Havarti vs. Gouda: Differences & Which Is Better?

Havarti vs. Gouda
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Havarti and Gouda are two popular types of cheese that are great for snacking alone, with crackers or pieces of bread, but also melted into sandwiches or pizzas! You may have seen Gouda and Havarti cheese on your grocery store shelves, and you might have also used them both. However, do you know the differences between Havarti and Gouda, and more importantly, which one is better?

Havarti comes from Denmark, while Gouda comes from the Netherlands. Havarti has a soft texture and buttery taste, while Gouda has a semi-soft texture and mild taste. Also, Gouda contains less moisture, which means it has a longer shelf life when stored at room temperature, while Havarti has an added sweet note.

It’s no secret that both kinds of cheese are delicious. But while they have a lot in common, there’s no denying that these two kinds of cheese are also slightly different regarding texture, taste, nutrition, and uses. Read on to learn more about what sets them apart.

Havarti vs. Gouda: Differences

While, in most cases, you can easily substitute one for another, you should be aware that Havarti and Gouda behave differently from other ingredients. This also means they offer different characteristics in a dish. That’s why I am going to talk about them in detail.


Danish cheese Havarti gets its name from a farm in Denmark where it was first produced. Originally, Havarti was the name of a small island off the east coast of Denmark, further south than the town where this cheese originated.

One of the oldest cheeses in history, Gouda comes from the Netherlands and dates back to the 12th century. It got its name from the Dutch town of Gouda.


Havarti is similar to Gouda in that it’s made from cow’s milk, but there are also some differences. 

The production process of both cheeses is similar to that of many other cheeses. First, the milk is separated into curds and whey, and then the curds are pressed into round cheese wheels. They are then salted and stored for aging. 

The step that distinguishes one cheese from another is washing the curds. In Gouda, the curd is rinsed with clean, warm water and then placed in a mold. The mold is then closed with a weight to squeeze out the excess liquid from the milk.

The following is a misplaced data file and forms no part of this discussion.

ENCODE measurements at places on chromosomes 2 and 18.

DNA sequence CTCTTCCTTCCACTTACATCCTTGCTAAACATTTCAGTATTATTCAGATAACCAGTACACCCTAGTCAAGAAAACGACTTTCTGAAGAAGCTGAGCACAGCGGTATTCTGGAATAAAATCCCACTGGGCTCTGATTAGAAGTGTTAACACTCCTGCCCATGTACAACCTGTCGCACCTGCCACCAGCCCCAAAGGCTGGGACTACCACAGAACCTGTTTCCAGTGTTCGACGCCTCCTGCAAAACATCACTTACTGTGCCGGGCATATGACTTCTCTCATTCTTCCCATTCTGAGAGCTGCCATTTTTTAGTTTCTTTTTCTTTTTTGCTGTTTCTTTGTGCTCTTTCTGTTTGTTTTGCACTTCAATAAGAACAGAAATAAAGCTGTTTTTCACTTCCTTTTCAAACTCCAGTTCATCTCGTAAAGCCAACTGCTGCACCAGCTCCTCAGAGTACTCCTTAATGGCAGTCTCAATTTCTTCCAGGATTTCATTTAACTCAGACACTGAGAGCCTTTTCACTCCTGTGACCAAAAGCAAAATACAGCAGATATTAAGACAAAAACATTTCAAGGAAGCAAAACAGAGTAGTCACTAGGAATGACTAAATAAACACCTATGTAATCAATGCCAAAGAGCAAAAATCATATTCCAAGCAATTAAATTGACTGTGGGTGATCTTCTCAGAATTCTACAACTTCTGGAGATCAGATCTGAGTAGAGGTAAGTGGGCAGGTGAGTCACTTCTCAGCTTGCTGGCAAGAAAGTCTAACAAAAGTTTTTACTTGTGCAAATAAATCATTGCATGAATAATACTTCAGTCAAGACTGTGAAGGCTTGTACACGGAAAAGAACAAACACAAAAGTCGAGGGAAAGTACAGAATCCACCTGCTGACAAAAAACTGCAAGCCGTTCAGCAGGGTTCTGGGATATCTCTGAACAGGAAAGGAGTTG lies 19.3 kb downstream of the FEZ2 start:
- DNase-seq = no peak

In Havarti, the milk ingredients are washed with salt water before being placed in the molds. When washing with warm water, the makers add salt to the bath to prevent lactic acid-producing bacteria from further processing the cheese.


While Gouda is a classic semi-soft cheese with a smooth, creamy texture usually made from cow’s milk (although it can also be made from sheep’s or goat’s milk), Havarti has a buttery and creamy texture and cuts like butter.

In addition, the texture of Gouda may also depend on how long you let it age. Compared to aged Gouda, which can be somewhat dry and a bit firmer due to moisture loss, young Gouda has a remarkably creamy texture.

Havarti vs. Gouda

Taste and Aging Process

​Havarti and Gouda do have a similar buttery taste with added sweet notes, but Havarti is milder in flavor. Gouda, on the other hand, has a spicy undertone that Havarti cheese doesn’t have 

Because of its creamy and buttery flavor, Havarti is one of the mildest and sweetest cheeses available, while Gouda’s flavor also depends on how long it’s been aged. Young Gouda is creamy, sweet, and mild, while older Gouda is stronger and spicier, reminiscent of caramel.

Most Gouda varieties are aged between one month and two years, while those made from sheep’s or goat’s milk can be aged up to seven years. On the other hand, Havarti doesn’t need to be aged for long. It only needs an hour or two to develop its characteristic flavor.

Melting Properties

Both Gouda and Havarti are fantastic melting cheeses that add the perfect touch to a variety of dishes. The wax that coats Gouda keeps moisture inside and prevents the cheese from drying out. If you then add a higher fat content, you get a cheese that melts perfectly.

Havarti cheese is in no way inferior to this. It’s also considered more pliable than Gouda, which makes it even better for melting.


As far as calories go, they’re both relatively low. Regarding fat, Havarti has a slightly higher number, while Gouda leads with protein numbers. Both cheeses are also rich in vitamins A and C, calcium, and a little bit of iron. [1] [2]


Creamy Gouda goes perfectly with all kinds of pasta. So if you’re a fan of mac and cheese, this is the cheese for you! Since it melts well, you can also use it for sandwiches, pizzas, mashed potatoes, or cheese soups. 

Havarti can be used in the same way as Gouda. It can be melted, grilled, or simply sliced. Plus, these cheeses are very similar, so you can usually substitute them for each other. However, since Havarti is milder and softer, it’s best used in dishes that require a spreadable or melting cheese, as well as in sweet fruits and jams. 


11 Substitutes for Gouda Cheese & When to Use Them

Havarti and young Gouda also go well on crackers and pieces of bread!

Havarti vs. Gouda: Which Is Better?

Everyone has their preferred type of cheese, but as we’ve seen, Havarti and Gouda are both similarly delicious cheeses made from semi-soft cow’s milk. However, there are some differences that speak to one or the other. So, if you’re looking for a cheese with a stronger flavor, Gouda is the better choice, while if you’re looking for a cheese with excellent melting properties, you should opt for Havarti.

Also, Gouda is a slightly better choice if you want to add extra protein to your diet. On the other hand, the milder Havarti is the right choice if you want to mix cheese and fruit flavors.

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